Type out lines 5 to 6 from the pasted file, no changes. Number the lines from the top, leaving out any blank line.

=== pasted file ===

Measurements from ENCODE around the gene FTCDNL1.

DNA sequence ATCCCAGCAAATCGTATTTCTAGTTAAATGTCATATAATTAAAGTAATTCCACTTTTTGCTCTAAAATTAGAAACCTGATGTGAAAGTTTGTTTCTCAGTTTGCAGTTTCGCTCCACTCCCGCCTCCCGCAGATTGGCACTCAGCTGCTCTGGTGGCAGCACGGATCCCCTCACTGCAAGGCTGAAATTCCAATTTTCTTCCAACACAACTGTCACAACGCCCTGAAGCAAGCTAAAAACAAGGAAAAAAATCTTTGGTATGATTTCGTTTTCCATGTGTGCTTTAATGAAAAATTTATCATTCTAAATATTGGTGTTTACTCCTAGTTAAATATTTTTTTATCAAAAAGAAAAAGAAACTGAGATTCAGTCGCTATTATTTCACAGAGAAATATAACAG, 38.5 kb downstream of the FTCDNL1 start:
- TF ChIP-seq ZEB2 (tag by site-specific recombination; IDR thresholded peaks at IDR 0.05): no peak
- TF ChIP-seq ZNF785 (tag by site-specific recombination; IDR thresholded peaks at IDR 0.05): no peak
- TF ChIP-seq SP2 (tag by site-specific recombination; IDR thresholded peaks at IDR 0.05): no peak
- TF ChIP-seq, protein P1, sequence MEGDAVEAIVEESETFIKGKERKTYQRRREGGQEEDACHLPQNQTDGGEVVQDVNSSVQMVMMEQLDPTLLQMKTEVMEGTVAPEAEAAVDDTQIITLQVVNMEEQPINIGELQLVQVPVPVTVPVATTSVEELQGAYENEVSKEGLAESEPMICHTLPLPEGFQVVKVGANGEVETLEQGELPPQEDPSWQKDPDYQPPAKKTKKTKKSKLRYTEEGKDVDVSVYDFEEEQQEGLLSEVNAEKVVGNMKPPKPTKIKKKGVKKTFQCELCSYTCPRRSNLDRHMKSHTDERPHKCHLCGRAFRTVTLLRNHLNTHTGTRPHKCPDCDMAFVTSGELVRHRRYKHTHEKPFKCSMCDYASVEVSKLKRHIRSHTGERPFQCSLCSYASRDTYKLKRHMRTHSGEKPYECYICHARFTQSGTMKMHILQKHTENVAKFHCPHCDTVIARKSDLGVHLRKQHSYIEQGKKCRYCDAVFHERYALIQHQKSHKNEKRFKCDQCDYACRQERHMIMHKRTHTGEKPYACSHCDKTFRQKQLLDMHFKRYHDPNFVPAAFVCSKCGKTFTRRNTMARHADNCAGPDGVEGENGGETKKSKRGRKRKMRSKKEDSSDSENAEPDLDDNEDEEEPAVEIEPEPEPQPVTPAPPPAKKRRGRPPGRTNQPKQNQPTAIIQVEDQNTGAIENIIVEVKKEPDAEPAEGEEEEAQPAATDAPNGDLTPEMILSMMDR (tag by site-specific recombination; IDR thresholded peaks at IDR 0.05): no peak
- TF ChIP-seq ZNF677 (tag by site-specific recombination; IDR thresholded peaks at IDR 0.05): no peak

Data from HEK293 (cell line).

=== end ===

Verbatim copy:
- TF ChIP-seq SP2 (tag by site-specific recombination; IDR thresholded peaks at IDR 0.05): no peak
- TF ChIP-seq, protein P1, sequence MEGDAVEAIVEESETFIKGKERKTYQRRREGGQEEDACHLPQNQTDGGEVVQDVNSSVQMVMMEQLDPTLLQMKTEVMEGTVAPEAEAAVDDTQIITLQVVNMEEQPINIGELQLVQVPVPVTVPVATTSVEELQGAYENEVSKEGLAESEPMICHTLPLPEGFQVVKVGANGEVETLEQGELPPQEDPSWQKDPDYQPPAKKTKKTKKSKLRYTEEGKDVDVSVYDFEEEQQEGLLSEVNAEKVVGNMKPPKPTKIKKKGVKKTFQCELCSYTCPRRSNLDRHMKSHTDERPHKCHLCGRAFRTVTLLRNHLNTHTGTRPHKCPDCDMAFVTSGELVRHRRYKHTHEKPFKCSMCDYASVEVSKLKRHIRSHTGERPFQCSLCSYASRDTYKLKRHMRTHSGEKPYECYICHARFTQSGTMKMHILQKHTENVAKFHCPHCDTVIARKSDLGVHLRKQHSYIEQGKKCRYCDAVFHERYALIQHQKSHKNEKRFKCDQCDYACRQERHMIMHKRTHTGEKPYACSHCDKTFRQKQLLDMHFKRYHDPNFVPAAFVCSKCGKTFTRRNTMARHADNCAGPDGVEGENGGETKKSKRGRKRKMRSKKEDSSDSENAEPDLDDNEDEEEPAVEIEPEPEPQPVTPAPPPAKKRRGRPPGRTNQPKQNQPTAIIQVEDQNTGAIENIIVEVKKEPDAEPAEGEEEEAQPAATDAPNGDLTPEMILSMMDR (tag by site-specific recombination; IDR thresholded peaks at IDR 0.05): no peak